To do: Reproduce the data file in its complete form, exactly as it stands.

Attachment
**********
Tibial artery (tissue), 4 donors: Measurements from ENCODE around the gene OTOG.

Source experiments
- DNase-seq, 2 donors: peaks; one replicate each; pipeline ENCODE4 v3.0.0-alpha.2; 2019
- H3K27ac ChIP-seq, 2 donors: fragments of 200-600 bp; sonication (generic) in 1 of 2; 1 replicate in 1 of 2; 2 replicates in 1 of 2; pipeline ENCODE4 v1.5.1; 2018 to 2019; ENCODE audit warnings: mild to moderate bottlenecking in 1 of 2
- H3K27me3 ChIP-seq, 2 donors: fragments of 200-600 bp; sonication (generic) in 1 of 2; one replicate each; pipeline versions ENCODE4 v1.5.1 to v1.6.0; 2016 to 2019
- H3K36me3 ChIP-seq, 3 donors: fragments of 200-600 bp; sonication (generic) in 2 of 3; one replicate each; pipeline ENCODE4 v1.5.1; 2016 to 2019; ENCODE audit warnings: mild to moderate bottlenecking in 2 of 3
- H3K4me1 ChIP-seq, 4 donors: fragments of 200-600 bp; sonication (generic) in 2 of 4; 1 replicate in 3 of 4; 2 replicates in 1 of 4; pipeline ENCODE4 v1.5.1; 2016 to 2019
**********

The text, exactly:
Tibial artery (tissue), 4 donors: Measurements from ENCODE around the gene OTOG.

Source experiments
- DNase-seq, 2 donors: peaks; one replicate each; pipeline ENCODE4 v3.0.0-alpha.2; 2019
- H3K27ac ChIP-seq, 2 donors: fragments of 200-600 bp; sonication (generic) in 1 of 2; 1 replicate in 1 of 2; 2 replicates in 1 of 2; pipeline ENCODE4 v1.5.1; 2018 to 2019; ENCODE audit warnings: mild to moderate bottlenecking in 1 of 2
- H3K27me3 ChIP-seq, 2 donors: fragments of 200-600 bp; sonication (generic) in 1 of 2; one replicate each; pipeline versions ENCODE4 v1.5.1 to v1.6.0; 2016 to 2019
- H3K36me3 ChIP-seq, 3 donors: fragments of 200-600 bp; sonication (generic) in 2 of 3; one replicate each; pipeline ENCODE4 v1.5.1; 2016 to 2019; ENCODE audit warnings: mild to moderate bottlenecking in 2 of 3
- H3K4me1 ChIP-seq, 4 donors: fragments of 200-600 bp; sonication (generic) in 2 of 4; 1 replicate in 3 of 4; 2 replicates in 1 of 4; pipeline ENCODE4 v1.5.1; 2016 to 2019